Beck Depression Inventory: BDI, BDI-IA, BDI-II, As...
- 01 - Feb - 2023
- by Nisha Ravishankar
My Fit Brain - Autism in kids are characterized by social-interaction difficulties, communication challenges and a tendency to engage in repetitive behaviors. However, symptoms and their severity vary widely across these three core areas
Autism is a complex neurobehavioral condition that includes impairments in social interaction and developmental language and communication skills combined with rigid, repetitive behavior. Because of the range of the symptoms, this condition is now called autism spectrum disorder (ASD).
People usually call it autism (say aw-tiz-um), but officially it is an autism spectrum disorder because these problems happen when the brain develops differently and has trouble making sense of the world and helping someone communicate.
Children suffering from autism have trouble communicating. They have problems understanding what other people think and feel. This situation makes it very hard to express their words, gestures, facial expressions, and touch. A child with autism spectrum disorder (ASD) who is very sensitive may be greatly troubled, sometimes even pained by sounds, touches, smells, or sights that seem normal to others.
Children who are autistic may have repetitive stereotyped body movements such as rocking, pacing, or hand flapping. They are very much responsive to the change in their routines or aggressive or self-injurious behavior. Some children with autism may also develop seizures that may not occur until adolescence.
It is possible to say how you might feel when the suspicion starts to creep up that your son or daughter might have a disability. For some parents, it's absolutely heartbreaking.
Autism spectrum disorder (ASD) can look different in different people. It is a developmental disability that affects the way people communicate, behave or interact with others. There is no single cause for it, and symptoms can be very mild or very serve. The main features of autism spectrum disorder (ASD) are problems with social communication and interaction.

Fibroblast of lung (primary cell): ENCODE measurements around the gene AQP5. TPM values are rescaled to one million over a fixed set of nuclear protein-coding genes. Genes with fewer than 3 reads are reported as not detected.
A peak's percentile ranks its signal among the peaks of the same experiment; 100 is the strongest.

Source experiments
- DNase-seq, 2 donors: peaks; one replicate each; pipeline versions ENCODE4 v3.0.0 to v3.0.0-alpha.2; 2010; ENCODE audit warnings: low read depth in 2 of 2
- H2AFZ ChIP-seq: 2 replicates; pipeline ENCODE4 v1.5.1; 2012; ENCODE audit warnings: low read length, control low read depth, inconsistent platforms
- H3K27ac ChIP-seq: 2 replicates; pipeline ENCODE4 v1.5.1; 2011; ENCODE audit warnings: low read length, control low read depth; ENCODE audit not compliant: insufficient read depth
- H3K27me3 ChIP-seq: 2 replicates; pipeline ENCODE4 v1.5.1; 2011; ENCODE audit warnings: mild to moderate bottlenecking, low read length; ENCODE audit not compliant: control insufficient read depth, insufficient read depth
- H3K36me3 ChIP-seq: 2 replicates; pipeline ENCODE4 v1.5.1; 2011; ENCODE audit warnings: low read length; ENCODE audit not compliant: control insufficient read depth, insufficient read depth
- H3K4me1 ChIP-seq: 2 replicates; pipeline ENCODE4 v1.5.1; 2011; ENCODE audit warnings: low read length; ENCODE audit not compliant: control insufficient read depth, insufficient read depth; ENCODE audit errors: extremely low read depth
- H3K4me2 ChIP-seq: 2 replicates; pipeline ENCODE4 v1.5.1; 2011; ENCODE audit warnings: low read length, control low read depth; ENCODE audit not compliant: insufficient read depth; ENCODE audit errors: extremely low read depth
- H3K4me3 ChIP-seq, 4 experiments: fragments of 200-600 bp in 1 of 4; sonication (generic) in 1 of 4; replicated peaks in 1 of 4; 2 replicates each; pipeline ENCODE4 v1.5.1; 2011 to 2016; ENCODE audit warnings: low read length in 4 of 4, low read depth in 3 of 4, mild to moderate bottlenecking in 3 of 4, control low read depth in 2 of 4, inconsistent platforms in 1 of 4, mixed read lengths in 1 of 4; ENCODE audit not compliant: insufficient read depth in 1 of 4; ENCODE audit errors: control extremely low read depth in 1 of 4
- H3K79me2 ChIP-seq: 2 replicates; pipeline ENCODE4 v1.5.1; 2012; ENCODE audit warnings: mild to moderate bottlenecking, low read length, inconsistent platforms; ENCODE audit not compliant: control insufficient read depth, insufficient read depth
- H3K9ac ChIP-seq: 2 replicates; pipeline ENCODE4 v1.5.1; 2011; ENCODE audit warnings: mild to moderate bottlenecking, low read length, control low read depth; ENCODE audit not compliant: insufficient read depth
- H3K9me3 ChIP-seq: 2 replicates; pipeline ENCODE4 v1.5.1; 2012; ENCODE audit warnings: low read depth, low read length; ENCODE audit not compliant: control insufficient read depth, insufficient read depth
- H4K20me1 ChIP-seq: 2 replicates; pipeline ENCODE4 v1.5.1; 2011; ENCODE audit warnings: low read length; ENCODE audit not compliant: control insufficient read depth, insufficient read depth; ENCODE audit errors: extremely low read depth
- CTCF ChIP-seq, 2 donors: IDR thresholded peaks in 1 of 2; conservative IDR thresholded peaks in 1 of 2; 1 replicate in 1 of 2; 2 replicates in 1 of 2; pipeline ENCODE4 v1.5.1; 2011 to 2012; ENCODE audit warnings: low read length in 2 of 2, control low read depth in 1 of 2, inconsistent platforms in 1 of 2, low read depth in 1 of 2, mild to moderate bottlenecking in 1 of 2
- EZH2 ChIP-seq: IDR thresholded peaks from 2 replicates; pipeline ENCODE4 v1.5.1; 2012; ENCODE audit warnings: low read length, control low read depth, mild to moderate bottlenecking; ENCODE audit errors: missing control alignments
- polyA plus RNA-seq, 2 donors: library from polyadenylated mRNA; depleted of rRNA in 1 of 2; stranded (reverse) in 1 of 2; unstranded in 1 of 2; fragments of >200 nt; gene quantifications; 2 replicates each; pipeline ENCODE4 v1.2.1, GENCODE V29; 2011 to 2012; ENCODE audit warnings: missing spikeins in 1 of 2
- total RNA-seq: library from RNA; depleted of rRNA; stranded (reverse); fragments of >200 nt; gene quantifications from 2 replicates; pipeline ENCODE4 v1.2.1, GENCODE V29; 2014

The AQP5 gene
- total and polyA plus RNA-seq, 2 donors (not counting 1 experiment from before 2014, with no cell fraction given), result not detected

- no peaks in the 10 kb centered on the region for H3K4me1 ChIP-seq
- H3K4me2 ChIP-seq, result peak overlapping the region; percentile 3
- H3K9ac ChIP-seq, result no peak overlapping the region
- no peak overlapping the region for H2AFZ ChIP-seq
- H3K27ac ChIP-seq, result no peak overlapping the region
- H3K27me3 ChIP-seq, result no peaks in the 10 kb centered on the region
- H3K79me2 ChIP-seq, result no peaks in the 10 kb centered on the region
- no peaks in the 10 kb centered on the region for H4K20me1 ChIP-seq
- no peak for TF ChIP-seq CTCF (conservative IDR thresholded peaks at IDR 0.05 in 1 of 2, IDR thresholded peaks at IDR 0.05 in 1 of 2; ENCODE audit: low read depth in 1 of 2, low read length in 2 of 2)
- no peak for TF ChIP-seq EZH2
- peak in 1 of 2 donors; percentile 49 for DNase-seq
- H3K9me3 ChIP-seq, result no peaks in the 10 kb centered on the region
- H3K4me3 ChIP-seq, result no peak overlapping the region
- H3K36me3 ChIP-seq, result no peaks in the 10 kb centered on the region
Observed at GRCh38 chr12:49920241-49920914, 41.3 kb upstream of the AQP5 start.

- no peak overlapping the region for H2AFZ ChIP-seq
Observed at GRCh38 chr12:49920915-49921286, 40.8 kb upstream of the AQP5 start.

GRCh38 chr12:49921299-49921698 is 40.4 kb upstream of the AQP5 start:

People with ASD often have symptoms or aspects of other conditions, such as;
Even if your child hasn't been officially been diagnosed with autism spectrum disorder (ASD). He/She may still benefit from certain treatments. The Individuals with Disabilities Education Act (IDEA) makes those treatments possible for children under age 3 who may be at risk for developmental problems. The type of treatment a child receives for ASD depends on his individual needs. They can include different kinds of therapies, to improve speech and behavior, and sometimes meditations to manage any condition related to autism.
The treatment of your child can benefit from most depends on his situation and needs, but goals are the same; to reduce his symptoms and improve his learning and development.
Applied Behaviour Analysis (ABA): ABA is often used in schools and clinics to help a child learn positive behavior and reduces the negative ones. This approach can be used to improve a wide range of skills, and there are different situations including.
Discrete Trial Training (DTT) uses simple lessons and positive reinforcement.
Pivotal Response Training (PRT) helps to develop the motivation to learn and communicate.
Early Intensive Behavioural Intervention (EIBI) is the best for children under age 5.
Verbal Behaviour Intervention (VBI) focuses on language skills.
This kind of treatment is better than Floortime. That's because it involves you getting on the floor with your child to play and do the activities he likes. It's meant to support emotional and intellectual growth by helping him learn skills around communication and emotions.
This treatment uses visual clues such as picture cards to help your child learn everyday skills like getting dressed. Information is broken down into small steps so he can learn it more easily.
This is another visual-based treatment, but it uses symbols instead of picture cards. Your child learns to ask questions and communicate through special symbols.
This kind of treatment helps your child learn life skills like feeding and dressing, bathing, and understand how to relate to other people. The skills he learns are meant to help him live as independently as he can.
If your child is easily upset by things like bright lights, certain sounds, or the feeling of being touched, this therapy can help him learn to deal with that kind of sensory information.
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